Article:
The difference in results for males and females raise several questions about both psychodynamic and social understanding of the differences in the way men and women develop and function in our society.

***

Hodorowski, L. (1986). The symbiotic fantasy as a therapeutic agent: An experimental comparison of the effects of four symbiotic contexts on manifest pathology in differentiated schizophrenics. New York University. Dissertation Abstracts International, 46 (8-B), p. 2810. ISSN: 0419-4209.

Lenore Hodorowski conducted this experiment to determine the efficacy of pictorial merging contexts for subliminal stimulation of symbiotic fantasies as a therapeutic modality for differentiated schizophrenics.

***

Hoffman, J.S. (1986) Review of the subliminal psychodynamic activation method. Doctor of Psychology Research Paper, Biola University, California.

Janice Hoffman performed this study in order to determine the validity of the criticisms regarding the use of subliminal psychodynamic activation (SPA), and also to ascertain the potential usefulness of SPA method for testing theoretical constructs such as intrapsychic conflict and wishes for merger.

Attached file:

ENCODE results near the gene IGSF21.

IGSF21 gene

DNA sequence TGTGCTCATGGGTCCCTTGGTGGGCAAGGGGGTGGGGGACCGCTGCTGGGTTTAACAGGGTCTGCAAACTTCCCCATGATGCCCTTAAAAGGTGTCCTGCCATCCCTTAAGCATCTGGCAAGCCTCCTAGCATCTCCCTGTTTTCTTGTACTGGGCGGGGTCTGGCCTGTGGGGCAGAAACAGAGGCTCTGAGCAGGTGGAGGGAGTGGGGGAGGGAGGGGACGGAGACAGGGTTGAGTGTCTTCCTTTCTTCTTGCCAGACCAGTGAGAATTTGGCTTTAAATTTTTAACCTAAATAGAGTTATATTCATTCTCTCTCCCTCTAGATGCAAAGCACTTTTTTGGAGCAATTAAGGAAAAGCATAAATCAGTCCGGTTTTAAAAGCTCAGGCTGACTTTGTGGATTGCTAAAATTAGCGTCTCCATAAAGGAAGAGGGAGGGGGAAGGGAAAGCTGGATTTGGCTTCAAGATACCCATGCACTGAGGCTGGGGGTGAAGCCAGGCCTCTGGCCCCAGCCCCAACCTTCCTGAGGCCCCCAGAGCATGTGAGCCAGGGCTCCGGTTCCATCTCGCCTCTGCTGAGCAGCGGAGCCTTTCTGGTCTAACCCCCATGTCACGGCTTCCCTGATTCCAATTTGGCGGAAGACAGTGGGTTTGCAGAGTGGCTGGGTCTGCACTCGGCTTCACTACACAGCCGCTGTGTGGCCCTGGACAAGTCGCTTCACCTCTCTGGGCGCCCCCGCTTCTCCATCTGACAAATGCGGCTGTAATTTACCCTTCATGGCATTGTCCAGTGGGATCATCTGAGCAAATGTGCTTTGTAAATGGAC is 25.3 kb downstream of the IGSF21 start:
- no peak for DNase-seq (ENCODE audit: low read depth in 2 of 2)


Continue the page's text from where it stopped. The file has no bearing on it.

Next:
It was found that methodological weaknesses do exist in the assessment of changes in psychopathological symptomatology due to the use of subliminal stimuli, and the specific stimuli used to effect these changes.

In studies with both schizophrenic and nonschizophrenic populations, no validity data were reported in the literature for any of the measures used.
However, in spite of the limitations in interpreting the results of SPA studies, the SPA method has been shown to be effective in producing specific results in a variety of diagnostic groups.

This method has also given further evidence of the unconscious nature of intrapsychic processes.

In this way the SPA method has at least given evidence that the pursuit of testing psychoanalytic constructs is a worthwhile and plausible effort with important implications for both the theory and treatment of psychopathological symptomatology.

***

Hollingworth, M. (1985, January 30). Subliminal tapes halve thefts in chain store. Retail World, p 14.

Hollingworth reported two research studies where subliminal messages reduced theft considerably.

In the first study an Australian supermarket reduced shrinkage by more that 50 percent.
In the second study, a nine-month test in several U.S. stores, shrinkage was reduced by 37 percent.

***

Holmes, D. A. (1991). Effects of subliminal psychodynamic activation, U Oklahoma, US.

***

Holtzman, D. (1975). Recall and importations on a word test primed by a subliminal stimulus. Wayne State University. Dissertation Abstracts International, 36 (5-B), p. 2473.

Deanna Holtzman designed this study in order to partially replicate, validate and explore the stimulus conditions under which the phenomena reported by Spence and Gordon (1966) occur.